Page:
Thursday, June 28, 2018

Celebrating Some Inspiring Fathers

My dad always says the best gifts you can give your children are roots and wings, and I think he's done a pretty great job with that over the years.

As I continue to think about the people that inspire me in my life, my dad always comes to the forefront. He's someone whose passion for life abounds in every facet of his life, and he shows kindness and generosity to everyone he meets, even if he still can't "make a long story short."

Two of the best dads I know!
Growing up in the newspaper business, I think my brother and I often begrudged the number of times we thought we were being "drug" along to certain events. But really, my dad was showing us how to be good community members. To this day, I buy raffle tickets from anyone who asks me, and we certainly do our share of eating at benefit meals. And it's not just because I don't like to cook!

I can't think of anyone who loves his community more than my dad. He's proud to be a graduate of Hillsboro High School, and still remains active in many organizations that make our community a better place to live.

And while you won't find my dad anywhere else but on the sidelines of a Hillsboro football game on Friday nights, he has always encouraged Johnny and I to find our own paths.

When I was in high school, we toured a variety of colleges, including his alma mater, Eastern Illinois University. Dad never finished college, and he joked with the admissions counselor that maybe he and I could graduate together. I was less fond of that idea.

Dad and Grace

One rainy day in February, we found ourselves on a tour of the University of Missouri in Columbia, billed as the world's oldest journalism school. I had big aspirations to be a world-famous photographer for National Geographic at the time. And as we got in the car to go home, he looked over at me, and said "Lou, if this is what you want to do, then this is where you need to be."

And that was that. I studied journalism for four years at Mizzou, even spending one semester working in London. I took a job at a small, daily newspaper in Indiana after college. I had pretty much decided that I wasn't cut out for big city life, but I also never really thought about coming back to my roots either.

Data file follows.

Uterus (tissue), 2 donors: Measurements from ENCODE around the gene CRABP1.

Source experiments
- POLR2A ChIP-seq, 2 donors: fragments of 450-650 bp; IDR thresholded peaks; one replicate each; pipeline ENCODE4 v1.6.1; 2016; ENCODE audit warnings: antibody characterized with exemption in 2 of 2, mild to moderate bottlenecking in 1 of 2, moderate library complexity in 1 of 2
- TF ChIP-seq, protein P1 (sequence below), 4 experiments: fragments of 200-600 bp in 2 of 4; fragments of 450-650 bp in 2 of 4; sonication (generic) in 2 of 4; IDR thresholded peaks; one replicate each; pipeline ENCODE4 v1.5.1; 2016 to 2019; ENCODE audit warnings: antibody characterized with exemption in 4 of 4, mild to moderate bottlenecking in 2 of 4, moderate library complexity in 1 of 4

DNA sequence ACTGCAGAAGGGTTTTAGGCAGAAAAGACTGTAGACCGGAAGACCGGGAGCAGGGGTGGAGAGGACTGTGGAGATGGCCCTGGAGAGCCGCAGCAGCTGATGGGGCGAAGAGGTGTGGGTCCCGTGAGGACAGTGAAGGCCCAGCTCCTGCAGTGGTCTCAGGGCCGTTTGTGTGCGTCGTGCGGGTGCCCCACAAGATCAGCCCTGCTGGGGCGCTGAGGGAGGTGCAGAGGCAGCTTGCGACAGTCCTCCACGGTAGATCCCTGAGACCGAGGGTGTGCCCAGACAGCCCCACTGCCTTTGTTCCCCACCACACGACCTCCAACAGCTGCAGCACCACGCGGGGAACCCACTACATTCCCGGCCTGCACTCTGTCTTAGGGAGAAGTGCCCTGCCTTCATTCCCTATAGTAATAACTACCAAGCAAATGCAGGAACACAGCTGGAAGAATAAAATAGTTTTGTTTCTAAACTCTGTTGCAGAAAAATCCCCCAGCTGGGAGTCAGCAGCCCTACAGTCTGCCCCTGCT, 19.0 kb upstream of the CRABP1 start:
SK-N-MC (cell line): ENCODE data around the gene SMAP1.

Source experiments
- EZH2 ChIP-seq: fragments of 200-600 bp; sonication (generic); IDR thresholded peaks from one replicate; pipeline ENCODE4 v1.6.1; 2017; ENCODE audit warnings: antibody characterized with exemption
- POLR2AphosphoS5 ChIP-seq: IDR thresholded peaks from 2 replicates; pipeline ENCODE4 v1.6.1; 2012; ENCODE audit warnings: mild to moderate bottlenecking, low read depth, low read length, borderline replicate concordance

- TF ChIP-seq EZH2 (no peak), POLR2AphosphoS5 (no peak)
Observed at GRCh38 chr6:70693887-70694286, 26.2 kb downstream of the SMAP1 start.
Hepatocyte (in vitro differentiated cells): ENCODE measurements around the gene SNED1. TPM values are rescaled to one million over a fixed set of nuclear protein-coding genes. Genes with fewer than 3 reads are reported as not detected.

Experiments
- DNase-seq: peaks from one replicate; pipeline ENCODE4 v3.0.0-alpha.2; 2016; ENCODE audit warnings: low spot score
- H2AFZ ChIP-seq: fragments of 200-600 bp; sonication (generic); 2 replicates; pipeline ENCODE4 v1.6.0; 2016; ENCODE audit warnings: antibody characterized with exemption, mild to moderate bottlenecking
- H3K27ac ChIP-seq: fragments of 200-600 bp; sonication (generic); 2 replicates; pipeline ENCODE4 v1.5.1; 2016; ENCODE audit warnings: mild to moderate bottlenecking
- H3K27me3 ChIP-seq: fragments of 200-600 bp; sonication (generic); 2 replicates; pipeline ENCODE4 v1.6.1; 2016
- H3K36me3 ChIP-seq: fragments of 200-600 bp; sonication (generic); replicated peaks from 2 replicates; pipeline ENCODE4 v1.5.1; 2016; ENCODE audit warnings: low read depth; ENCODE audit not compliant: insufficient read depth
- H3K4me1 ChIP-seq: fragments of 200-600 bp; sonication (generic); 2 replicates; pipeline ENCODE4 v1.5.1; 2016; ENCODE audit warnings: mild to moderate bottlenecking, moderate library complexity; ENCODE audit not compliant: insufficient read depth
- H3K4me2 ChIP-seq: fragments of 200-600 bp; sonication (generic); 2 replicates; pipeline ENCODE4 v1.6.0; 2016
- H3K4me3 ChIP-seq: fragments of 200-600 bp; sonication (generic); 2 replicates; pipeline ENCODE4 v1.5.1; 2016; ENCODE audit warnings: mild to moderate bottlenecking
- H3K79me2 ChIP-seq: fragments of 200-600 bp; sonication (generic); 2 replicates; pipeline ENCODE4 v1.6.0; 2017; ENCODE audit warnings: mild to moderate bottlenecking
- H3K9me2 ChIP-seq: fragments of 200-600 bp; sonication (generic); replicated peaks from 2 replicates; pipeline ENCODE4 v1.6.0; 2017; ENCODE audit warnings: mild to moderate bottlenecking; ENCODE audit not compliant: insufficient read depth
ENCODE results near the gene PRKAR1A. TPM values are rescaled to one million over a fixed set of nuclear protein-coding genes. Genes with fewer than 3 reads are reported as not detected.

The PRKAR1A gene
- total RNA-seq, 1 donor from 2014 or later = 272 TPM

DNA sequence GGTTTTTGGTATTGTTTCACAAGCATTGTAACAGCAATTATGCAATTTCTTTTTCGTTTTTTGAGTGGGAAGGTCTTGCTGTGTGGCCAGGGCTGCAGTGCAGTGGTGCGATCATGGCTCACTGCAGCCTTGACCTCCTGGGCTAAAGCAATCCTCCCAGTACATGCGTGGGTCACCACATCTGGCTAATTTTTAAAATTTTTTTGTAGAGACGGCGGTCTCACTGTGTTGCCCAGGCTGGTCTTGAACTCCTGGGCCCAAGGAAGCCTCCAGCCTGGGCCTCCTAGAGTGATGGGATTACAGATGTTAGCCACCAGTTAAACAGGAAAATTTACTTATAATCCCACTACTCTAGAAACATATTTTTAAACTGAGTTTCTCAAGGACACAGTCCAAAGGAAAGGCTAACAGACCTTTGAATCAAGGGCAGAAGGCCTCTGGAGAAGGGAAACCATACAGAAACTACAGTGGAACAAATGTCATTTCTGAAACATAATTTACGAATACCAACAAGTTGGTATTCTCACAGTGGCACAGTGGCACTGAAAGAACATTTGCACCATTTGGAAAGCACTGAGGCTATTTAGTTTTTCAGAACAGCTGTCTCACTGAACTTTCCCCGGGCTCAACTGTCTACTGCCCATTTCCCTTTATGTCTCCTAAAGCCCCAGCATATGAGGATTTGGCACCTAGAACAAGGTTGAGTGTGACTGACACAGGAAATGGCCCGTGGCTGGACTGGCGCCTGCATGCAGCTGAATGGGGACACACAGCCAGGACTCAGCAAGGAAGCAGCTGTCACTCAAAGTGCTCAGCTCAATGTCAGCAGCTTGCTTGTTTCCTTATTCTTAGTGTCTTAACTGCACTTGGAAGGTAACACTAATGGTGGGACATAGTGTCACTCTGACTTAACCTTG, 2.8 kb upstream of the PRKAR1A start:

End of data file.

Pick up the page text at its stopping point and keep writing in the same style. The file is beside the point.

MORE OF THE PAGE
One weekend, I came home to shoot a Friday night football game for my dad. After the game, we sat at home just talking. He and mom were working on a deal to put the two newspapers in Hillsboro together, and he asked if I would come home and help be part of the process. I was honored that he asked me, and that he valued my input so much, he wanted me to be part of the project.

Dad and Charley
It took me a long time to understand what my dad meant by giving us roots and wings, but I think he did a pretty good job. He's always encouraged our dreams, even if they sometimes led right back home. And I'd like to think he shared some of his passion for his community with me too.
And while my dad gave me roots and wings, there's another dad in my life, helping me do the same for Grace and Charlotte.

When it comes to dads, he's one of the best, and someone who inspires me with his passion for life too. After deciding to return home, I prayed God would put someone in my life that would be able to help me at the paper someday. I didn't know that meant marrying the sports editor, but Kyle is also someone who is very passionate about the community and Montgomery County as a whole. And he works hard every day to make it a better place.

And while that in and of itself is inspiring, it's his passion for Grace and Charley that makes me so happy.

I read in a book once that the divorce rate of parents with special needs children is higher than one in every two. That means more than half the marriages where special needs children are involved don't make it. Why? Because it's the hardest thing you will ever do. In addition to things all couples argue about, like money or who took out the trash last, you have the added pressure of raising a child with very special needs. In our case, we are taking care of a child with a terminal illness, who can't tell us any of her wants or needs and depends on us for everything. There's no reprieve when she goes to a friend's house. There's no down time while she plays by herself. Grace needs one of us for every single minute of the day. And while we wouldn't trade this journey for anything, it can be overwhelming at times.

But instead of dwelling on the hard times, we try our best to focus on the positives and live each day to the fullest. Thanks to a couple of really great sets of grandparents, we also usually make some time for a date night every now and again.

I've come to learn that the road on this journey is never easy. And I'm pretty sure that's true for everyone, even though we all face different struggles.

But my dad is right, the best gifts you can give your kids are roots and wings. Even though sometimes I feel like my wings are flapping, but I'm not getting anywhere, I know that my strong family roots are always there to lift me up. And I hope someday that Charlotte will feel like those are the best gifts she's ever been given too.


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